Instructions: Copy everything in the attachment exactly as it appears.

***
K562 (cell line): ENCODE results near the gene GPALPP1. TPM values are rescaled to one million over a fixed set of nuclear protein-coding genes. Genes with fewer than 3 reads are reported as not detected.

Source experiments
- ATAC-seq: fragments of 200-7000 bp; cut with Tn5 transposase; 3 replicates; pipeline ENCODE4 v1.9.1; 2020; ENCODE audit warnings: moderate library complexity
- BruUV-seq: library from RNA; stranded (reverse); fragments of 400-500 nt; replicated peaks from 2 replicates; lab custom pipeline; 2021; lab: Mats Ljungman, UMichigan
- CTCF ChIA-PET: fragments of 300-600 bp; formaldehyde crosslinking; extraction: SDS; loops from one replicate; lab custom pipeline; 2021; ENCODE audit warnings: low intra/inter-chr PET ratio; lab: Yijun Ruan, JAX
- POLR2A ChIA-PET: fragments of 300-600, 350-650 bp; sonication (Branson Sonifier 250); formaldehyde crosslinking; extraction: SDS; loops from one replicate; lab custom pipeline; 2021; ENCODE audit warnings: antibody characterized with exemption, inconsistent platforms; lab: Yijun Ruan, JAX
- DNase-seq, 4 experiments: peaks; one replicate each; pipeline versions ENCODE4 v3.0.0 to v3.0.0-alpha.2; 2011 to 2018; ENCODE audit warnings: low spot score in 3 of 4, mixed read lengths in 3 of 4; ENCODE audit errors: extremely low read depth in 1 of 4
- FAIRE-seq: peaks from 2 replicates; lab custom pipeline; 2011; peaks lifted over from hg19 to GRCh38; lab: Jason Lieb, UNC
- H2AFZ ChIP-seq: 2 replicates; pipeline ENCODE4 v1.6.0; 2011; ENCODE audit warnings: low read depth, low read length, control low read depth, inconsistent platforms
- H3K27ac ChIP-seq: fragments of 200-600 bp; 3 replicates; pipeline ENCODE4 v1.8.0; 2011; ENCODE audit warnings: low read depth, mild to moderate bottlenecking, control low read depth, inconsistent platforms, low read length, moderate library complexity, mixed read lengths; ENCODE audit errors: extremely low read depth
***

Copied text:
K562 (cell line): ENCODE results near the gene GPALPP1. TPM values are rescaled to one million over a fixed set of nuclear protein-coding genes. Genes with fewer than 3 reads are reported as not detected.

Source experiments
- ATAC-seq: fragments of 200-7000 bp; cut with Tn5 transposase; 3 replicates; pipeline ENCODE4 v1.9.1; 2020; ENCODE audit warnings: moderate library complexity
- BruUV-seq: library from RNA; stranded (reverse); fragments of 400-500 nt; replicated peaks from 2 replicates; lab custom pipeline; 2021; lab: Mats Ljungman, UMichigan
- CTCF ChIA-PET: fragments of 300-600 bp; formaldehyde crosslinking; extraction: SDS; loops from one replicate; lab custom pipeline; 2021; ENCODE audit warnings: low intra/inter-chr PET ratio; lab: Yijun Ruan, JAX
- POLR2A ChIA-PET: fragments of 300-600, 350-650 bp; sonication (Branson Sonifier 250); formaldehyde crosslinking; extraction: SDS; loops from one replicate; lab custom pipeline; 2021; ENCODE audit warnings: antibody characterized with exemption, inconsistent platforms; lab: Yijun Ruan, JAX
- DNase-seq, 4 experiments: peaks; one replicate each; pipeline versions ENCODE4 v3.0.0 to v3.0.0-alpha.2; 2011 to 2018; ENCODE audit warnings: low spot score in 3 of 4, mixed read lengths in 3 of 4; ENCODE audit errors: extremely low read depth in 1 of 4
- FAIRE-seq: peaks from 2 replicates; lab custom pipeline; 2011; peaks lifted over from hg19 to GRCh38; lab: Jason Lieb, UNC
- H2AFZ ChIP-seq: 2 replicates; pipeline ENCODE4 v1.6.0; 2011; ENCODE audit warnings: low read depth, low read length, control low read depth, inconsistent platforms
- H3K27ac ChIP-seq: fragments of 200-600 bp; 3 replicates; pipeline ENCODE4 v1.8.0; 2011; ENCODE audit warnings: low read depth, mild to moderate bottlenecking, control low read depth, inconsistent platforms, low read length, moderate library complexity, mixed read lengths; ENCODE audit errors: extremely low read depth